We all face health issues from time to time, and with that comes layers of complex problems to solve. I recently started Humira, and I had no idea how incredibly hard, and how long the process would be. Getting it approved was one thing, but waiting to actually start administering my injections was an excruciating mental battle of emotions. My health dangled in the wind while my fate was being decided by individuals who said "don't worry, everything will be ok." Little did I know, everything was far from okay. That got me thinking. Of course I'm not alone in this battle. I started doing my research, and was astounded at the millions of people and stories out there from those facing enormous health challenges.
My hope is that someday we adapt a Universal Healthcare system similar to Canada, and our European friends. Until that day comes, it's so critical to educate yourself as much as possible, and take control of your own health. Being your own advocate brings a sense of empowerment as well as knowing you've done everything you can to ensure you get the best health care possible.
As I sat in my gastroenterologist's office, we discussed the plan to start Humira. It's a specialty medicine, so the cost without insurance is a whopping $7,389 (approximately)....for a one month supply. That's two injections per month x 12. You do the math. Wowsas, that's a lot of moola! No wonder insurance companies don't always cover the cost. I am very fortunate our insurance does cover my medication, but not everyone has that luxury. To be denied coverage for a medication you need to live seems absolutely criminal to me. Have you ever heard of Step Therapy/Fail First? Some insurers require people to try other medications (less expensive ones) first, and fail on those medications before granting access to the originally provider prescribed medication. Ludacris, right?
I was told by one of the GI nurses that everything would be handled. In a nutshell, she was going to be the one communicating with the PA (prior authorization) team, and my insurance company. I offered to do all of the legwork, but she assured me that wasn't necessary. This is probably a good time to mention that the sooner I get started on Humira, the sooner I can start the taper OFF prednisone, so time is of the essence. I left the office feeling good with the plan, but I'm a take charge kind of gal, so I made sure to do daily check-ins to see the status of my medication. I knew it would take a few days, but after a week I started growing concerned. Regardless, the nurses assured me the process was pending and I just had to be patient. I just had a gut feeling something was wrong. Pun intended. On the 11th day, I checked in, and I received a long e-mail back stating how sorry they were, and that someone had dropped the ball. Basically, they submitted my paperwork via e-mail. There was no hard copy sent nor a phone call to made to make sure the electronic form came through. To say I was upset is an understatement. I was fired up, pumped up with prednisone, and ready to be my my own advocate. Safe to say, the fire beneath me had been lit.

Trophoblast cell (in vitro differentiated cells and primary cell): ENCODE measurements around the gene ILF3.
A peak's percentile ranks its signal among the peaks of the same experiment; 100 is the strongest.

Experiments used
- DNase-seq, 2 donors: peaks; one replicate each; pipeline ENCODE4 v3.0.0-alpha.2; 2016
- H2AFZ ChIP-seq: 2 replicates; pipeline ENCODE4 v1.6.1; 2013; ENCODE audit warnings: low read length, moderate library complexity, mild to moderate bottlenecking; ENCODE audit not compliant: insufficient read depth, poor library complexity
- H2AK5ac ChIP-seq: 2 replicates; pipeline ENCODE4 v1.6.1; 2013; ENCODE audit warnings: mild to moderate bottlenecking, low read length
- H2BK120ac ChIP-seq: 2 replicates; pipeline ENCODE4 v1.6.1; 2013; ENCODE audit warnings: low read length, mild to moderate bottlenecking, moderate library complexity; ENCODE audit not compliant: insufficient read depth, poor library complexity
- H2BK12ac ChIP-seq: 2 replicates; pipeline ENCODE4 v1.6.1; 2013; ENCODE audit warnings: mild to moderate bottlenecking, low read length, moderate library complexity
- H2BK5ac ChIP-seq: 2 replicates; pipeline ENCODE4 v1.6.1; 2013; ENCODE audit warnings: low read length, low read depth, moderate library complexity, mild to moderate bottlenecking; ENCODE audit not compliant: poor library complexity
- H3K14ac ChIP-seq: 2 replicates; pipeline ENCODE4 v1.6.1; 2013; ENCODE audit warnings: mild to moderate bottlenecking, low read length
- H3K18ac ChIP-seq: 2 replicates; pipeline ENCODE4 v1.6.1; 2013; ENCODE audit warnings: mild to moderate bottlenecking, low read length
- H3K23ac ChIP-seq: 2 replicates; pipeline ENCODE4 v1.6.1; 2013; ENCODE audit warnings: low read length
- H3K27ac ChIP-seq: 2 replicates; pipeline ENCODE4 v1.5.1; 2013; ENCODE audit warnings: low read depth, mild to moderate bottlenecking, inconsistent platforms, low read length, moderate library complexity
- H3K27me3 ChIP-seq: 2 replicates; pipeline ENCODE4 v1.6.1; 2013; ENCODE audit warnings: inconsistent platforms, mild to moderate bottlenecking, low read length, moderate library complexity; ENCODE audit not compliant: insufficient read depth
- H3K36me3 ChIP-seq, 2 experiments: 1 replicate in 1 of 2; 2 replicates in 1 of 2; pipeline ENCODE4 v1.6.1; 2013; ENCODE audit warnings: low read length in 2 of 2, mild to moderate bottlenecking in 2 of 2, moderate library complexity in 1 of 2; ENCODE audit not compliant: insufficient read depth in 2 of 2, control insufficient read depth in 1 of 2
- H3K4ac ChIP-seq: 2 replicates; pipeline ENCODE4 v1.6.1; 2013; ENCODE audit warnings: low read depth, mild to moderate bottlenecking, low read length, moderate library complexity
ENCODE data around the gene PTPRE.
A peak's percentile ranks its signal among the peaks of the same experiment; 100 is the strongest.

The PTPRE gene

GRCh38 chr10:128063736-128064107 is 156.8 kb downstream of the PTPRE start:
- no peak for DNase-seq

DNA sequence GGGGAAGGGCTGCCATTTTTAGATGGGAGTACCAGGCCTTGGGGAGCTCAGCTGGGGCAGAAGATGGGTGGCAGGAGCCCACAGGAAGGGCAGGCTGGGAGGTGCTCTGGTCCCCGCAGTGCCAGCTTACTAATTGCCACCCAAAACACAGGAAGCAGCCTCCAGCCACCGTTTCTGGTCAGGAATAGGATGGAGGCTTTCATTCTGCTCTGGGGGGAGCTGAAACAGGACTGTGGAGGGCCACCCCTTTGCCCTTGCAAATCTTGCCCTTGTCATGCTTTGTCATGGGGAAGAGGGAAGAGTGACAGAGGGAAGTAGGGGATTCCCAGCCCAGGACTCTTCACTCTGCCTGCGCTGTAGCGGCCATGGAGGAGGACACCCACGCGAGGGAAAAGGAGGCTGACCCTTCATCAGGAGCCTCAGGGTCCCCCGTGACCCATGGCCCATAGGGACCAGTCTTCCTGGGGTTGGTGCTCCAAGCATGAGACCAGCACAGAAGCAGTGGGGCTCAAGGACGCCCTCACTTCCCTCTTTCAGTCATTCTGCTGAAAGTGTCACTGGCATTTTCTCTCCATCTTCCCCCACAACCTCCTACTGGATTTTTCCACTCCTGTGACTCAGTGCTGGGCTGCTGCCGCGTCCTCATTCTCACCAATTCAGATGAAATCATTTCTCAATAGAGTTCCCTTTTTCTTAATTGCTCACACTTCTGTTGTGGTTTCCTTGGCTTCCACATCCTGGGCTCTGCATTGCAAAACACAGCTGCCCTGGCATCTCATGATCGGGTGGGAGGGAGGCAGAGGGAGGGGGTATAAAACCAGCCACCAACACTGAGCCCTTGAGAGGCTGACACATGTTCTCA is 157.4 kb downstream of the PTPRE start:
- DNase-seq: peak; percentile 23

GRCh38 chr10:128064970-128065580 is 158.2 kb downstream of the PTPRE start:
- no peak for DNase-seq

From that point on, I took control. I demanded the name and number to the PA department. I spoke to the person who had been in charge of my case, and rather then express my extreme disappointment, I remained calm and cool. I didn't want to end up in a worse situation by not being able to keep it together. I requested a copy of my PA form. She was very nervous, and fired back a million questions (i.e. what will you do with this form? Are you going to send it to the insurance company?). She further went on to tell me NOT to send it to my insurance company because that would throw a wrench in the process. What did I do? You bet your a** I obtained my PA form, and sent it via fax, e-mail and hard copy - BAM! My husband and I tag teamed. While I handled the paperwork side of things, he called and followed up with our insurance company. Guess what? We were able to get Humira approved by insurance in less than two hours when we were originally told the process could take up to 2 weeks.
My goal in sharing my story, is to let you know you're not alone in your battle. I see YOU. I hear YOU. Take the reins, and take a stand. You deserve the best care available to you, and need access to it in a timely manner. Your health and life depend on it. Below, I've listed a few tips, and pointers I've learned along the way.
Request a copy of your PA (Prior Authorization) form. Despite what the person says on the other end of the horn, it's your right to obtain this. It's also good to have for your personal medical files as well.
Send your form via fax, e-mail and hard copy. Cover all of your bases. Call me old school, but I like to actually speak with someone. There is so much communication that is misconstrued through e-mails, texts, etc.
Have your insurance company on speed dial. Don't worry about being annoying. The squeaky mouse gets the cheese, right? Make sure to call and follow up to check that someone received your form.
IMPORTANT NOTE: Have your provider mark your form as URGENT. This will expedite the process.
As always, trust your gut. If you feel something is off, it probably is
To learn more about Step Therapy/Fail First, and ways in which you can be a patient advocate, the Crohn's and Colitis Foundation is an excellent resource. Contact your local legislators today, and get involved. CLICK HERE for more information.
An educated patient is an empowered patient
Action expresses priorities - Mahatma Gandhi